coloradobikemaps

Maps + routes for the Colorado cyclist

Update–Little Dry Creek Open!

Well, finally. Another of the 5 or 6 people who follow this blog wrote last week to say that Little Dry Creek at Federal Blvd has been reopened after months and months of work on RTD’s G-Line, itself an exercise in delays and patience. The G-Line will run between Union Station and Arvada and Wheat Ridge but has been delayed by sticky software that makes the crossing gates unpredictable. At least the trail is now completely open and it’s possible to ride to Boulder on the US 36 Bikeway without a lot of machinations.

What’s missing are the all important signs to tell you when to leave the Little Dry Creek drainage to connect to the US 36 Bikeway. I rode up there to check it out this past weekend and found many signs pointing to religion and possibly salvation, but none that said “Boulder, this way.”

File Oct 09, 7 42 55 PM

Here’s the way it works (from Denver): Look for England Park and exit the trail there, onto Raleigh St. You’ll know you’re in the right general vicinity when you pass the dog park and see a baseball field, both on your left. Exit left onto Raleigh and ride to 72nd Ave. Go right, then immediately left to Bradburn and you’re home free. From a map perspective it looks thus:

Boulder Route

You’ll know you’re in the right spot when you see the sign for the various churches. Enjoy the ride and thanks to Ken for the pictures and the information.

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October 9, 2017 Posted by | Denver Metro, Uncategorized, Updates, Us 36 Bikeway | , , , | Leave a comment

Important Update: Chatfield Reservoir

One of the 5 or 6 readers of this blog recently wrote in to tell me that it’s impossible to ride from the end of the Highline Canal Trail through Chatfield to rejoin the road and make a nice loop ride back up the Platte River Trail. What I’ve said here and in last year’s map is that you can dodge the traffic on Santa Fe/US 85 (it’s an unprotected crossing), hike your bike across the railroad tracks (probably illegal), and ride or walk down a sketchy trail to hook up with a paved trail within the park. When I last did (May, 2016) it was a mess, as evidenced by this IG shot I took:Chatfield Mess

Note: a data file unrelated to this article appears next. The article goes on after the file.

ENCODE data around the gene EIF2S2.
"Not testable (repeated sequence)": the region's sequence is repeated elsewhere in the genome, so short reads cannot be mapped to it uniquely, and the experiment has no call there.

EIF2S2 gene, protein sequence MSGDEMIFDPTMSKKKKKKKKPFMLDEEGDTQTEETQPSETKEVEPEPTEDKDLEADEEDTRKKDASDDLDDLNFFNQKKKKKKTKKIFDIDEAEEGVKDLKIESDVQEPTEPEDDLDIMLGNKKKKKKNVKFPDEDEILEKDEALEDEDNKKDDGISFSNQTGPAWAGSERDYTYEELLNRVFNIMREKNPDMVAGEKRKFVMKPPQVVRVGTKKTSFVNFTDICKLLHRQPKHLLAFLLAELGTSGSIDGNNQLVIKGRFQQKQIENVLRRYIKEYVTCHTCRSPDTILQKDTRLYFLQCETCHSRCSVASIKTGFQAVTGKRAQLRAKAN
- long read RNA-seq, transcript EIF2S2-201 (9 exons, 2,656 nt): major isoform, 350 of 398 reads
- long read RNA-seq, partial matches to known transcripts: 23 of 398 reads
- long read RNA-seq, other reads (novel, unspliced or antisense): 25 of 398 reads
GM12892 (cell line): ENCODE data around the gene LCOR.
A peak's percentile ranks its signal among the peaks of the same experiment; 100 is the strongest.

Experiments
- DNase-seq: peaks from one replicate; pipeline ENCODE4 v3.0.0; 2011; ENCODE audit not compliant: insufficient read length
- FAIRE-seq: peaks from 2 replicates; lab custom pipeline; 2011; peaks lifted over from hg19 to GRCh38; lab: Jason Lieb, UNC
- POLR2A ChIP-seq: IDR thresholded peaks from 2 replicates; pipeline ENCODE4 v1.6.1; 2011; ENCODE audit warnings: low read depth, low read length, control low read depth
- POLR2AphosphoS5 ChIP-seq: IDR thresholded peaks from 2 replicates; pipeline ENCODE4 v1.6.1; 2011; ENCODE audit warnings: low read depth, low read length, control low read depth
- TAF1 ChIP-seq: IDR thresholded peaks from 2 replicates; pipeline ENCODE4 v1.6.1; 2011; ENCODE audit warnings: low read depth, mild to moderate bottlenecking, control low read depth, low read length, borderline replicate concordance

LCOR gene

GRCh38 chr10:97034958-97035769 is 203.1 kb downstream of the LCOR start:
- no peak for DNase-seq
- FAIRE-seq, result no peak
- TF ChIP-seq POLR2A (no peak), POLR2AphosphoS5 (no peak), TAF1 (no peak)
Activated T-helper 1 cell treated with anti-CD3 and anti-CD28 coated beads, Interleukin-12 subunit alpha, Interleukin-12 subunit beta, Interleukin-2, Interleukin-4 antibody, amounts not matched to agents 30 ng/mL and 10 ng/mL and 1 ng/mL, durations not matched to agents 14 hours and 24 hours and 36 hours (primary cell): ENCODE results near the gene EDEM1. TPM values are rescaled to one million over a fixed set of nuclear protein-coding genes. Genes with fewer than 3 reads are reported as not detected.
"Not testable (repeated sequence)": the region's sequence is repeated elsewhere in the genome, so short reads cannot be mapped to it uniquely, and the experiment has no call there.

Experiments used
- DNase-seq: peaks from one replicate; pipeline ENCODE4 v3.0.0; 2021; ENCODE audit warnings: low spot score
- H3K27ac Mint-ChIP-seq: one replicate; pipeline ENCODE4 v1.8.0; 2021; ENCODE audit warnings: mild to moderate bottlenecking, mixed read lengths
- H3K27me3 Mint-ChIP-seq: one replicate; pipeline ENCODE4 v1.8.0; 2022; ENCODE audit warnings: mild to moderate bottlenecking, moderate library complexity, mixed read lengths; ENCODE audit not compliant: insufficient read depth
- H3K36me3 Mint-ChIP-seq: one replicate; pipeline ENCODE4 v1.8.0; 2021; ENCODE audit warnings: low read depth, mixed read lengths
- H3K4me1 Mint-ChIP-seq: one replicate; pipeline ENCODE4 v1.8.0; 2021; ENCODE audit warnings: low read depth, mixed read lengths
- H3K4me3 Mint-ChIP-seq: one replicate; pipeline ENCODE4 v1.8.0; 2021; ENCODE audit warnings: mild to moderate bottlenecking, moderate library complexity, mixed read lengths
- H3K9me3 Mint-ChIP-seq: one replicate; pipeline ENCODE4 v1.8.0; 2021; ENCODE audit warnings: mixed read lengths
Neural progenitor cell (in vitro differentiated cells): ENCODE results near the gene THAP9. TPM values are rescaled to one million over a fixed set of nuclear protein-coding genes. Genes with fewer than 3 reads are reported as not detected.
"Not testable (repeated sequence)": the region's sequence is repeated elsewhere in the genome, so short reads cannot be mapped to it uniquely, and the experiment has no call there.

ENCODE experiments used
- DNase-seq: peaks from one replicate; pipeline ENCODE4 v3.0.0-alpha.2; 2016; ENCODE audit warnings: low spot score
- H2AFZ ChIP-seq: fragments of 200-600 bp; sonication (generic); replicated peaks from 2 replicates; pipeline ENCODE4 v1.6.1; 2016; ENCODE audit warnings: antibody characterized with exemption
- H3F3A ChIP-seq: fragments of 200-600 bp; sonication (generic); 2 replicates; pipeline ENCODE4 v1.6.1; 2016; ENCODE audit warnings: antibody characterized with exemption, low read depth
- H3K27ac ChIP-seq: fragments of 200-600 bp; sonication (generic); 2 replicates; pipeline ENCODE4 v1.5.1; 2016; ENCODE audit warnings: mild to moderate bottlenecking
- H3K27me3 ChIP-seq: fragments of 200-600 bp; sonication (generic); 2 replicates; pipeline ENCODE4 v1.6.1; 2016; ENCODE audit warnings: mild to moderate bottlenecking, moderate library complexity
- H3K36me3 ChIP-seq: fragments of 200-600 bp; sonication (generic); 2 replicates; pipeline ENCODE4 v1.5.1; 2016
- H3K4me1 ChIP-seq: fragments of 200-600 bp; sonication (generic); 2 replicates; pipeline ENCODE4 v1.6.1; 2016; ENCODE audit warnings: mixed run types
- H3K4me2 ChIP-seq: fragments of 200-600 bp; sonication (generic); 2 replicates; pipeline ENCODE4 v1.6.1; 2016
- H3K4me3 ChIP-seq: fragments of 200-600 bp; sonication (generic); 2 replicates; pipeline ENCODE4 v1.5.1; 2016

I assumed at the time this was just bad luck on my part. There had been rain, lots of run-off, and I like a little dirt and gravel on my rides, so I just chalked it up to bad timing.

Turns out we have beavers to thank for the watery mess.

American_Beaver

As Andrew put it: “[I] discovered the trail in this part of the park is currently impassible due to flooding. I spoke with another cyclist who said it has been this way for about a year and is caused by a beaver dam on Plum Creek, which the park has been reticent to damage (understandably). There are no good alternatives to complete the loop — High Line ends at private land before getting a rider to Titan Pkway.”

Chatfield for blog

I hope I’m not the only one to see a rich irony in the work of the mighty Army Corps of Engineers laid low by the humble beaver. So unless and until they move on, ride the rough gravel trail along the top of the dam to connect up to the Highline Canal. And thanks, Andrew, for letting us know.

October 7, 2017 Posted by | Denver Metro, Douglas County, Updates | , , , | Leave a comment